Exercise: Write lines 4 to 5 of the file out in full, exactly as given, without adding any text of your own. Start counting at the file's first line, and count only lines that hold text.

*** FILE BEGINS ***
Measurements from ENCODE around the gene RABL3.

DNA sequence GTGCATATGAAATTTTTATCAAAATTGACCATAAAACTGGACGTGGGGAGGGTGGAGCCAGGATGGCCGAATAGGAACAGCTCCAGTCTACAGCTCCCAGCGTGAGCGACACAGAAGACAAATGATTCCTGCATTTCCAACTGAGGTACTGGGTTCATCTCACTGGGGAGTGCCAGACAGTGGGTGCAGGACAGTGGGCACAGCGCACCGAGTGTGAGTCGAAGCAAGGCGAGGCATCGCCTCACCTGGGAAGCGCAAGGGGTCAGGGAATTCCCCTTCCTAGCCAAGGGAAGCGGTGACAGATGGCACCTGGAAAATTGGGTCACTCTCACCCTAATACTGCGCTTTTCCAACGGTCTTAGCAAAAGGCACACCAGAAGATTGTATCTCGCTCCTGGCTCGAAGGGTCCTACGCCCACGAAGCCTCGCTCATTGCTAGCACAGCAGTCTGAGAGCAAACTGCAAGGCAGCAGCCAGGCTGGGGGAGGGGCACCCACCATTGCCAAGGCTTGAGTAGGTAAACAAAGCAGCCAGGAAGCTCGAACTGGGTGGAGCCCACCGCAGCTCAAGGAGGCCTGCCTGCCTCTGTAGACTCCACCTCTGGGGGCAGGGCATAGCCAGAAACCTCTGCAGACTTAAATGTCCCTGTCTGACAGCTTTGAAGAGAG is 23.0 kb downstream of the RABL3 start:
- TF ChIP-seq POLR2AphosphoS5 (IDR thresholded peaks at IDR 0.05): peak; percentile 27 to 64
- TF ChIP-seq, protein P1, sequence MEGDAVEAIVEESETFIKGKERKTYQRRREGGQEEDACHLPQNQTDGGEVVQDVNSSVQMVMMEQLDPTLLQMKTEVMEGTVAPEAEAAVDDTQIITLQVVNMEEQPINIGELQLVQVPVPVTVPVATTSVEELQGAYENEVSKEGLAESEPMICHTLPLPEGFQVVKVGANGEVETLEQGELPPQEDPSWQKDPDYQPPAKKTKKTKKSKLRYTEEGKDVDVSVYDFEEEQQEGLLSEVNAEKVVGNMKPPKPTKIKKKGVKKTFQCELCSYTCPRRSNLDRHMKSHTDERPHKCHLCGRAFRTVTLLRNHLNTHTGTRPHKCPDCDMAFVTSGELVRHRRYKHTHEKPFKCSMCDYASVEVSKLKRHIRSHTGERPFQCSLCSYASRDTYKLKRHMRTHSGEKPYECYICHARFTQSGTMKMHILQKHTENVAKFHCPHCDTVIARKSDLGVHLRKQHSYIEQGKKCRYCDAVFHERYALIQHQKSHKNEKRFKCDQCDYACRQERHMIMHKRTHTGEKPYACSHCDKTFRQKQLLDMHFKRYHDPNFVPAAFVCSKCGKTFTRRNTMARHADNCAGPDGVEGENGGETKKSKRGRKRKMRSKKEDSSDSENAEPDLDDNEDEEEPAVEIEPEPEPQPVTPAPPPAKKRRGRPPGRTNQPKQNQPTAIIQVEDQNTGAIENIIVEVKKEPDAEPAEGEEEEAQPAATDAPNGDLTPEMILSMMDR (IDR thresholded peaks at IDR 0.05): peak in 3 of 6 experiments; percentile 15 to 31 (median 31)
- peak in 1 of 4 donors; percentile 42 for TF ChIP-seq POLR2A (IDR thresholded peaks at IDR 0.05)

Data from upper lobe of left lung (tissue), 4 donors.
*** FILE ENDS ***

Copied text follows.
- TF ChIP-seq, protein P1, sequence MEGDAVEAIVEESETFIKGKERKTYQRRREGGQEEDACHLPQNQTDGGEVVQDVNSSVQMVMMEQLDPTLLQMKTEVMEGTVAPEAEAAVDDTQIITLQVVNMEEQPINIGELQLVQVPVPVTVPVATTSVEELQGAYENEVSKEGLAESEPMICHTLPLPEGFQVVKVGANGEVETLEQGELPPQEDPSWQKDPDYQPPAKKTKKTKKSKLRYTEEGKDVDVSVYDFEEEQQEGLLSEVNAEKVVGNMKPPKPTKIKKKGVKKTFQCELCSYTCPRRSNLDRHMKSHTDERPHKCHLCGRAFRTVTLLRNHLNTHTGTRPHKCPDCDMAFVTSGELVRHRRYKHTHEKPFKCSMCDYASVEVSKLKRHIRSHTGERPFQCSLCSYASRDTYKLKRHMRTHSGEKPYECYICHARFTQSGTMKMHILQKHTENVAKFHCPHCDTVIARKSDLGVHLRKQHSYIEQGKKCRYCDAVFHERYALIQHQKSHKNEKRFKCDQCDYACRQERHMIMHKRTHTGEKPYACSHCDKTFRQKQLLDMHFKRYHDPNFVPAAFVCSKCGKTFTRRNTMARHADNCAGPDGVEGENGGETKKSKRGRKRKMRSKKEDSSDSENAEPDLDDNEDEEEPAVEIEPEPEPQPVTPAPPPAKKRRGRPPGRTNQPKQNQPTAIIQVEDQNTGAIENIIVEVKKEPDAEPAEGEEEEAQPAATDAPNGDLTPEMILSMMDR (IDR thresholded peaks at IDR 0.05): peak in 3 of 6 experiments; percentile 15 to 31 (median 31)
- peak in 1 of 4 donors; percentile 42 for TF ChIP-seq POLR2A (IDR thresholded peaks at IDR 0.05)